Not sure what the correlation between what you're supposed to be doing with an emergency fund and the Chicken Little "recession is coming" posts. There is always another recession coming. Not a big deal in the least if you know this is normal.

Maybe YOU don't invest an emergency fund, but ours is invested in the stock market.

Our taxable investment accounts are our emergency funds. The only reason we would withdraw from them is if there was an emergency that our typical accounts could not cover.

Then YOU do not have an actual Emergency Fund. Which is fine.

Sigh. I'm not sure why everyone is trying to make the term "emergency fund" something it's not. Again, what you (specific individual) choose to do with your investments/cash or portfolio as a whole is not wrong. But using the specific term "emergency fund" when you actually mean a HELoC or general investments, or don't feel the need to have a low risk account at all and insisting that anyone that isn't following the same pathway is the problem.

For those that are new to all of this, misusing the terminology can being confusing and misleading.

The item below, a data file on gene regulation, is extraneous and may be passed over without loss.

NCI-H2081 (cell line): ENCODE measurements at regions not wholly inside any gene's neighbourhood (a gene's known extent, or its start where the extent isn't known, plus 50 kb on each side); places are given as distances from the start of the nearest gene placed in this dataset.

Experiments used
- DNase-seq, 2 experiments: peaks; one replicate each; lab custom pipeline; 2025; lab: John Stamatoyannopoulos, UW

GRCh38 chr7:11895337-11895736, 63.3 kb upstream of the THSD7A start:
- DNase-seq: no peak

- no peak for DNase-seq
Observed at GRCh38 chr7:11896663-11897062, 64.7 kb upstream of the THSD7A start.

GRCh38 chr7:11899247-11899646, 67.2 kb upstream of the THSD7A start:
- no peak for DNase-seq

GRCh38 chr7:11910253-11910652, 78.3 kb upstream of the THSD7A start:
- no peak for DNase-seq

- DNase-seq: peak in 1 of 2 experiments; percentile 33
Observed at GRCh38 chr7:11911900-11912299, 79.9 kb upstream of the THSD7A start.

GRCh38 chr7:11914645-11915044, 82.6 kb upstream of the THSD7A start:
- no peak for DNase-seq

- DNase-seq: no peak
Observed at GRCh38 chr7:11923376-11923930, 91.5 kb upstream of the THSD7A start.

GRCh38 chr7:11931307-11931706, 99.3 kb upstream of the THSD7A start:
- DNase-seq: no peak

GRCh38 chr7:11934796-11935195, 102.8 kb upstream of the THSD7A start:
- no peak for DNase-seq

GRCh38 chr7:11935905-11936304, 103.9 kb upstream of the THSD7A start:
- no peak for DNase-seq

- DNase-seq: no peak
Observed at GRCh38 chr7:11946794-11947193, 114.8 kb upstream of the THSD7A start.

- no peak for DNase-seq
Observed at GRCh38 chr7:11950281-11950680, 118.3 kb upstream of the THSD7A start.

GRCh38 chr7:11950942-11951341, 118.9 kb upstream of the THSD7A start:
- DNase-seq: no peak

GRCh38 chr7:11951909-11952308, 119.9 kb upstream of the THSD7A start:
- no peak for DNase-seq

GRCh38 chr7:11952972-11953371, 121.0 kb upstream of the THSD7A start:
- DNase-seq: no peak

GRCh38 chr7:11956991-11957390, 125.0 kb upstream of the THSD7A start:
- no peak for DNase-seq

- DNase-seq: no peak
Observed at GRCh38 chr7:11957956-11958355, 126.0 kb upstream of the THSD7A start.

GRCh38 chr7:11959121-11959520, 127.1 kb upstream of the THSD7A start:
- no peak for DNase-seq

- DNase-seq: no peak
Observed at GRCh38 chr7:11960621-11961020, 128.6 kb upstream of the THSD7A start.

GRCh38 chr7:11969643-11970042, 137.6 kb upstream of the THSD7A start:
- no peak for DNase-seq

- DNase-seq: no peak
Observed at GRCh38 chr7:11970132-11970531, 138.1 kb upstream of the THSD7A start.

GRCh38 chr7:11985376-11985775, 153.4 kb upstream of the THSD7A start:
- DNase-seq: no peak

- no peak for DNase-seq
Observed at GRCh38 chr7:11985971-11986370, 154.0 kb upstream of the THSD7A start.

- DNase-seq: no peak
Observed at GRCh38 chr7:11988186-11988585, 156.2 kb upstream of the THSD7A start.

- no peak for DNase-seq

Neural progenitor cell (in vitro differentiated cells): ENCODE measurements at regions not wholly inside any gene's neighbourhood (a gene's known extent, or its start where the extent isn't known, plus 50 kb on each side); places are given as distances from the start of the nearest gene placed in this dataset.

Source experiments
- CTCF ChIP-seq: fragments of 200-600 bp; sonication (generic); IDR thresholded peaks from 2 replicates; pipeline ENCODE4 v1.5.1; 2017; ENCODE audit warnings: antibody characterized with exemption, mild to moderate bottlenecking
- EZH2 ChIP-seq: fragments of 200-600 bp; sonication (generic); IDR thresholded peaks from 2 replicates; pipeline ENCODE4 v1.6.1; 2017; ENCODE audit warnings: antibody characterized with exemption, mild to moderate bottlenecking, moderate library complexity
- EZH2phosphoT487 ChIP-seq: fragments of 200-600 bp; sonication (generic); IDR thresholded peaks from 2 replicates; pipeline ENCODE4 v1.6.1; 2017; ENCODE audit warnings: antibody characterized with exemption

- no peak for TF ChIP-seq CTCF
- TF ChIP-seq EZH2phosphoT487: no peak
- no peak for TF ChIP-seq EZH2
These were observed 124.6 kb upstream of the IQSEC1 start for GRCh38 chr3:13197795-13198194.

https://www.bogleheads.org/wiki/Emergency_fund
From the investor's unofficial bible (Bogleheads link above):
Quote
An emergency fund is a cash reserve required to meet unanticipated needs for cash, such as medical bills, car or home repair, or job loss. The quantity of emergency funds is usually specified as an integer multiple of monthly expenses, e.g., three months to one year's worth of expenses.

Emergency funds should be placed in a highly liquid, low risk vehicle (e.g., money market, bank savings account).

And calling it wrong to have an actual, as-defined-above emergency fund (instead of using a HELoC, counting on taxable investments, whatever) is wrong in itself. We're not all MMM with extensive lines of credit, ability to make money easily, or able to be as comfortable with the idea of drawing off investments no matter what the market is doing.

All of the commentary after the OP's initial question is about whether having an ER is even necessary... and I get the idea that the OP is confused still as they invested their ER funds into the market and are still nervous about market drops/recessions. Investing when you're scared of things like a recession is the exact type of mentality that might feel better psychologically for having an ER sitting in the conventional savings/CD accounts - NOT invested in a volatile market.